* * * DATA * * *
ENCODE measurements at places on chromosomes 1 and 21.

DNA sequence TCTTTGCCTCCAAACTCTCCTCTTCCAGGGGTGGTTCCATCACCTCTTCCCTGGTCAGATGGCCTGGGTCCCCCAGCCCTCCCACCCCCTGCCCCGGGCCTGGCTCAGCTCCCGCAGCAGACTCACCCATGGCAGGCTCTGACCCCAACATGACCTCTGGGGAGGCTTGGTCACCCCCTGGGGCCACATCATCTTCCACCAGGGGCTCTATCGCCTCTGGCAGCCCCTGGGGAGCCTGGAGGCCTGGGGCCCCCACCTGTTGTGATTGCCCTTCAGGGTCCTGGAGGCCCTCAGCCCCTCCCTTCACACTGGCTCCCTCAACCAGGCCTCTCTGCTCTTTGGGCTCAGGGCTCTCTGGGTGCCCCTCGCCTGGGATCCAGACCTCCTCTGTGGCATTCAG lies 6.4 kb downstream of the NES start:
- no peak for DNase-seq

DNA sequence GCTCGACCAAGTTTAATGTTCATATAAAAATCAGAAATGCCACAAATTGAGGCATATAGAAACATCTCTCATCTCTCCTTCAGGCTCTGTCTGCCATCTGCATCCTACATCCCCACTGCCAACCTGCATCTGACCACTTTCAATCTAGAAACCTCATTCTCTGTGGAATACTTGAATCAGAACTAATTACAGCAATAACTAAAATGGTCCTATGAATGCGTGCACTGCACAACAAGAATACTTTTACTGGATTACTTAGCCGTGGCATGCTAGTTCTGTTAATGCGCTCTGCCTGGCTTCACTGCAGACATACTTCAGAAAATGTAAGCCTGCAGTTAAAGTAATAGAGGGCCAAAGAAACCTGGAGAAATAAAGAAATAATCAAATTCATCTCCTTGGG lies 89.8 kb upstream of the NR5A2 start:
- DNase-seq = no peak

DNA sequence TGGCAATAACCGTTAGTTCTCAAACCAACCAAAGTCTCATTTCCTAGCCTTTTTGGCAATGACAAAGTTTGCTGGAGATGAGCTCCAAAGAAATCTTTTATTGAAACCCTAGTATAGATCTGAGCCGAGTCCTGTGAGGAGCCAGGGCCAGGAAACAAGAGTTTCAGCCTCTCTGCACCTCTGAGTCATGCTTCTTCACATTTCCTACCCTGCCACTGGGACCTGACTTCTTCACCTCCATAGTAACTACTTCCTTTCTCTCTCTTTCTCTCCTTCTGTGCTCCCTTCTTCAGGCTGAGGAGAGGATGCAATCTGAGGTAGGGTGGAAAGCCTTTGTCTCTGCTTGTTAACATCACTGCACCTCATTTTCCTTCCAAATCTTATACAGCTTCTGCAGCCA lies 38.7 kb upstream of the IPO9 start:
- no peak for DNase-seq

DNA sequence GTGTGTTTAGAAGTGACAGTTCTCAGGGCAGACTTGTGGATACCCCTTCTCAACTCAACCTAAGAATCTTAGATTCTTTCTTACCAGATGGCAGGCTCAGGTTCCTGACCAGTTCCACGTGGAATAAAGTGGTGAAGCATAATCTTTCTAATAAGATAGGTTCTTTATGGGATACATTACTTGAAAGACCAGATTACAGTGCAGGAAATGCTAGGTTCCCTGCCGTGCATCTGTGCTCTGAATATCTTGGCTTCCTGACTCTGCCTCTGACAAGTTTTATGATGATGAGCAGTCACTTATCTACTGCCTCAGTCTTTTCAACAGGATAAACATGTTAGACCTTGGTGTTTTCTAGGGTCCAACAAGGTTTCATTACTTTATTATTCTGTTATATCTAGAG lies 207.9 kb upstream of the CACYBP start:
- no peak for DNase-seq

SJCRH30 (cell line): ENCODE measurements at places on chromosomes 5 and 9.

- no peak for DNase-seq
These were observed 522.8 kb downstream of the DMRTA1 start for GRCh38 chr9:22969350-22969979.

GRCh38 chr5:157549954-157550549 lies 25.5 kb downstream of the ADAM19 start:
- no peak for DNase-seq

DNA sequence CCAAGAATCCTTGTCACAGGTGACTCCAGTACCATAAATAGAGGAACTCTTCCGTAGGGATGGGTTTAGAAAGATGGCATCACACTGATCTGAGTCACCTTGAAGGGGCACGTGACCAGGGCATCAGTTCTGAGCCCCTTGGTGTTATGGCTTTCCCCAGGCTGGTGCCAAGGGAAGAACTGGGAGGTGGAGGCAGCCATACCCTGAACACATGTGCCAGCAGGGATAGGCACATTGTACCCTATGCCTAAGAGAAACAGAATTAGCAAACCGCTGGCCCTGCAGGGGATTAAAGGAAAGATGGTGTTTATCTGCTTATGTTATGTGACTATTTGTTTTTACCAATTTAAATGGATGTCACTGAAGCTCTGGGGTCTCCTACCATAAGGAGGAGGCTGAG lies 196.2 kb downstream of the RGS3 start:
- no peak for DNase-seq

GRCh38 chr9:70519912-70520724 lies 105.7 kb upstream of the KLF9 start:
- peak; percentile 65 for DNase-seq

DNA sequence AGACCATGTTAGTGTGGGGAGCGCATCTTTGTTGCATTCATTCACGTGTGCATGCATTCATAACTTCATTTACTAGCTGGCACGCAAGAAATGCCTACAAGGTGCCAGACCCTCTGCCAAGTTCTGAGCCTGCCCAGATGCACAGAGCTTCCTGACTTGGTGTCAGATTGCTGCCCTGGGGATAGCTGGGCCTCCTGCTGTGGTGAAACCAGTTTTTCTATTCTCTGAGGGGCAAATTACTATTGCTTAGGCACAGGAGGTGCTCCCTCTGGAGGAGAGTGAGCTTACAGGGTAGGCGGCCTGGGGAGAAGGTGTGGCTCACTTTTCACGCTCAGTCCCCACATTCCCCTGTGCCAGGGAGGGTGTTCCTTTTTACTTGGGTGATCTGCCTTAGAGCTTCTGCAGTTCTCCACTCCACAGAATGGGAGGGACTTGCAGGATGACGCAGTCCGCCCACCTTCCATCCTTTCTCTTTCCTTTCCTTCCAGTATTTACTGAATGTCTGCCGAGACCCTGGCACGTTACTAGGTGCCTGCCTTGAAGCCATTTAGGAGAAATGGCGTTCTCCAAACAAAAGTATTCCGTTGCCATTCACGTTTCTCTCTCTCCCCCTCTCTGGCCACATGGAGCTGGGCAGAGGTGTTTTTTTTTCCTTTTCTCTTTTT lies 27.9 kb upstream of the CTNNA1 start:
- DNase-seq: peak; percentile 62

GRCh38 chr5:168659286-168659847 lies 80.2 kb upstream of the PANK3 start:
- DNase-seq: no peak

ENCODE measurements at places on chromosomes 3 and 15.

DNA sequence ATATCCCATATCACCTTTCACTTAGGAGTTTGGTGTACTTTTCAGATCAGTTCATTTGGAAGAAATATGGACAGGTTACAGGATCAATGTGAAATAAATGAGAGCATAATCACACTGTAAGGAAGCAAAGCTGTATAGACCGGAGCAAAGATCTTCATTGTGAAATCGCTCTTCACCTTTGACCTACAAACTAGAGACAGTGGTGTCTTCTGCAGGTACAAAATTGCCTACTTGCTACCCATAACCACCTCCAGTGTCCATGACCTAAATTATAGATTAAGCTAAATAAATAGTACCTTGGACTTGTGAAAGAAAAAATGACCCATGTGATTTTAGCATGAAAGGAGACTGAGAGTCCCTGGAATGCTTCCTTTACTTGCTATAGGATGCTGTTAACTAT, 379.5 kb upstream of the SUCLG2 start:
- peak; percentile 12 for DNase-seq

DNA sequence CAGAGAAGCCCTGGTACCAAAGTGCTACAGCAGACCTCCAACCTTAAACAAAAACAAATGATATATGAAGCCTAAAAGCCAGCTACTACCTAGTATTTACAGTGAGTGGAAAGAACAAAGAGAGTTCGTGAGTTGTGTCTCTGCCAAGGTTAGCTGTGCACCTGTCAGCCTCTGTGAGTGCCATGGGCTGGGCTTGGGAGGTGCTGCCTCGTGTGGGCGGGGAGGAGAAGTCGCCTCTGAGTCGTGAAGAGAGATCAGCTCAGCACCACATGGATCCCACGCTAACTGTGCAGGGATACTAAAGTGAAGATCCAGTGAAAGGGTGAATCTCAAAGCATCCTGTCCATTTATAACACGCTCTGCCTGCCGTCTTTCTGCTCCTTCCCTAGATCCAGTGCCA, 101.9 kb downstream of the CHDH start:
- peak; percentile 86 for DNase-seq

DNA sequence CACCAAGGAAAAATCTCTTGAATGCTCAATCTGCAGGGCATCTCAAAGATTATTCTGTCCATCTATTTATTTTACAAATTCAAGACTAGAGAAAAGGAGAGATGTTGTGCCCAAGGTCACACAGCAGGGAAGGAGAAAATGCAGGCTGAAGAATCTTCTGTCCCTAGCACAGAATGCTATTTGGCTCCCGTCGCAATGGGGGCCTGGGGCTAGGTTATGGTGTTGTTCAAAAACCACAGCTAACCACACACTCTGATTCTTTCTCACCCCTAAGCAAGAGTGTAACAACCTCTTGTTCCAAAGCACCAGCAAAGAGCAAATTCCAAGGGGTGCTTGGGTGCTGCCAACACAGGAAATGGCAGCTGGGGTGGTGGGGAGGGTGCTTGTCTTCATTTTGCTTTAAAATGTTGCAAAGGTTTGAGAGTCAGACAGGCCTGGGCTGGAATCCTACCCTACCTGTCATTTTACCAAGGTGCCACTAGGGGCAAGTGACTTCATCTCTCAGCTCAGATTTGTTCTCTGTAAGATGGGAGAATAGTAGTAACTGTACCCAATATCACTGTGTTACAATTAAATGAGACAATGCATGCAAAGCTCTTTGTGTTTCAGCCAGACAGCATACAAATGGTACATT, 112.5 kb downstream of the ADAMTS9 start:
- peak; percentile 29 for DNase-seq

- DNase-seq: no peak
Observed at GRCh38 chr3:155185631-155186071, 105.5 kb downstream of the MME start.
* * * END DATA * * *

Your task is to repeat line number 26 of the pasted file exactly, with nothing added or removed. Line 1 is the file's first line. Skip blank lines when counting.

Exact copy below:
DNA sequence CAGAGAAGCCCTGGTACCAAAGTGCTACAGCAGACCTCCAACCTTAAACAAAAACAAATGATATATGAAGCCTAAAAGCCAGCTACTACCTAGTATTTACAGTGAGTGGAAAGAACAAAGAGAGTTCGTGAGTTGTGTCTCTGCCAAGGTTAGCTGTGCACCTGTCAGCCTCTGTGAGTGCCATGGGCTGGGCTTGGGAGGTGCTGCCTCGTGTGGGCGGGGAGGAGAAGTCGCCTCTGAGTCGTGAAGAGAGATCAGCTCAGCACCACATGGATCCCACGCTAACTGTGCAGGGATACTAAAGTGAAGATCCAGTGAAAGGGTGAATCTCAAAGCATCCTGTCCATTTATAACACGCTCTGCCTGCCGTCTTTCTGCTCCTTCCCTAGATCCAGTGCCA, 101.9 kb downstream of the CHDH start: